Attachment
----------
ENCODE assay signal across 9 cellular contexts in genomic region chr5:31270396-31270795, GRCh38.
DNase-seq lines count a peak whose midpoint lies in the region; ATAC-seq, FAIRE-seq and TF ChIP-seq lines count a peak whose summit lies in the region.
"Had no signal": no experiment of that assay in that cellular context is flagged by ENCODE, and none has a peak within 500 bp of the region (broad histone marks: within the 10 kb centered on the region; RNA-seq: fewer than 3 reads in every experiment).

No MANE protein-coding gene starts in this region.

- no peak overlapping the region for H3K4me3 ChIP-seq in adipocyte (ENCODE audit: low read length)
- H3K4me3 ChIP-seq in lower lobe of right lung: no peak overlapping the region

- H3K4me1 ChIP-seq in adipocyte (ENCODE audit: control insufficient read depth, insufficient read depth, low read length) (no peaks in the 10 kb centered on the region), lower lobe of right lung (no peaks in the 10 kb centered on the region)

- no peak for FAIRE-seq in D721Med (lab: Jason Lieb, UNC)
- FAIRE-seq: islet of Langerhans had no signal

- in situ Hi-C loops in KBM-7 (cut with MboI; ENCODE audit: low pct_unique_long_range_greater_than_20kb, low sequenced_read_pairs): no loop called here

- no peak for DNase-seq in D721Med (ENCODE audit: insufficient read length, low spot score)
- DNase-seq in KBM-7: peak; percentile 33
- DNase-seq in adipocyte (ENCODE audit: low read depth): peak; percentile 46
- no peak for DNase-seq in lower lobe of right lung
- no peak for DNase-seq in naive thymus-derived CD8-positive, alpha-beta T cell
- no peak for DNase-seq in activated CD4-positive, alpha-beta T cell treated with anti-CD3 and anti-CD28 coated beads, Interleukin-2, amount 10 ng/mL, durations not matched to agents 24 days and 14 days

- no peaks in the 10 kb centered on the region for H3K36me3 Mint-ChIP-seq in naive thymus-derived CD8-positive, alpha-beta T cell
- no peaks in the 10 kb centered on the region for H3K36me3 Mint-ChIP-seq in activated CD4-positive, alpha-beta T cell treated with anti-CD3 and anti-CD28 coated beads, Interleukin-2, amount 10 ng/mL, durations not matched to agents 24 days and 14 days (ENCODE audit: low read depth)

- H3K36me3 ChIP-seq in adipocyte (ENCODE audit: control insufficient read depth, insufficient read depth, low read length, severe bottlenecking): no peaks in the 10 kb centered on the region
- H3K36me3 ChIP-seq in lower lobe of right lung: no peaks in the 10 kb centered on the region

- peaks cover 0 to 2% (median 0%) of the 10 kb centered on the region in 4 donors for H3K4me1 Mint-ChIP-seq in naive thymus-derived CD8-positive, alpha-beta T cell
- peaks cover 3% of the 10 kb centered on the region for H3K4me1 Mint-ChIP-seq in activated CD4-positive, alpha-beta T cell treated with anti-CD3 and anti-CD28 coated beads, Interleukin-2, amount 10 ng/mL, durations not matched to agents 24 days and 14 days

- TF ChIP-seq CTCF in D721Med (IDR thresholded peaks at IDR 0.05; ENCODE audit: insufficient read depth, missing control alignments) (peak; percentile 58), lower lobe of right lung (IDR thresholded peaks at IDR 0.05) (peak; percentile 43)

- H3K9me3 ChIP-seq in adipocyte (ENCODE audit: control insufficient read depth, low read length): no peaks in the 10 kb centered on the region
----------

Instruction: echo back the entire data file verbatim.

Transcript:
ENCODE assay signal across 9 cellular contexts in genomic region chr5:31270396-31270795, GRCh38.
DNase-seq lines count a peak whose midpoint lies in the region; ATAC-seq, FAIRE-seq and TF ChIP-seq lines count a peak whose summit lies in the region.
"Had no signal": no experiment of that assay in that cellular context is flagged by ENCODE, and none has a peak within 500 bp of the region (broad histone marks: within the 10 kb centered on the region; RNA-seq: fewer than 3 reads in every experiment).

No MANE protein-coding gene starts in this region.

- no peak overlapping the region for H3K4me3 ChIP-seq in adipocyte (ENCODE audit: low read length)
- H3K4me3 ChIP-seq in lower lobe of right lung: no peak overlapping the region

- H3K4me1 ChIP-seq in adipocyte (ENCODE audit: control insufficient read depth, insufficient read depth, low read length) (no peaks in the 10 kb centered on the region), lower lobe of right lung (no peaks in the 10 kb centered on the region)

- no peak for FAIRE-seq in D721Med (lab: Jason Lieb, UNC)
- FAIRE-seq: islet of Langerhans had no signal

- in situ Hi-C loops in KBM-7 (cut with MboI; ENCODE audit: low pct_unique_long_range_greater_than_20kb, low sequenced_read_pairs): no loop called here

- no peak for DNase-seq in D721Med (ENCODE audit: insufficient read length, low spot score)
- DNase-seq in KBM-7: peak; percentile 33
- DNase-seq in adipocyte (ENCODE audit: low read depth): peak; percentile 46
- no peak for DNase-seq in lower lobe of right lung
- no peak for DNase-seq in naive thymus-derived CD8-positive, alpha-beta T cell
- no peak for DNase-seq in activated CD4-positive, alpha-beta T cell treated with anti-CD3 and anti-CD28 coated beads, Interleukin-2, amount 10 ng/mL, durations not matched to agents 24 days and 14 days

- no peaks in the 10 kb centered on the region for H3K36me3 Mint-ChIP-seq in naive thymus-derived CD8-positive, alpha-beta T cell
- no peaks in the 10 kb centered on the region for H3K36me3 Mint-ChIP-seq in activated CD4-positive, alpha-beta T cell treated with anti-CD3 and anti-CD28 coated beads, Interleukin-2, amount 10 ng/mL, durations not matched to agents 24 days and 14 days (ENCODE audit: low read depth)

- H3K36me3 ChIP-seq in adipocyte (ENCODE audit: control insufficient read depth, insufficient read depth, low read length, severe bottlenecking): no peaks in the 10 kb centered on the region
- H3K36me3 ChIP-seq in lower lobe of right lung: no peaks in the 10 kb centered on the region

- peaks cover 0 to 2% (median 0%) of the 10 kb centered on the region in 4 donors for H3K4me1 Mint-ChIP-seq in naive thymus-derived CD8-positive, alpha-beta T cell
- peaks cover 3% of the 10 kb centered on the region for H3K4me1 Mint-ChIP-seq in activated CD4-positive, alpha-beta T cell treated with anti-CD3 and anti-CD28 coated beads, Interleukin-2, amount 10 ng/mL, durations not matched to agents 24 days and 14 days

- TF ChIP-seq CTCF in D721Med (IDR thresholded peaks at IDR 0.05; ENCODE audit: insufficient read depth, missing control alignments) (peak; percentile 58), lower lobe of right lung (IDR thresholded peaks at IDR 0.05) (peak; percentile 43)

- H3K9me3 ChIP-seq in adipocyte (ENCODE audit: control insufficient read depth, low read length): no peaks in the 10 kb centered on the region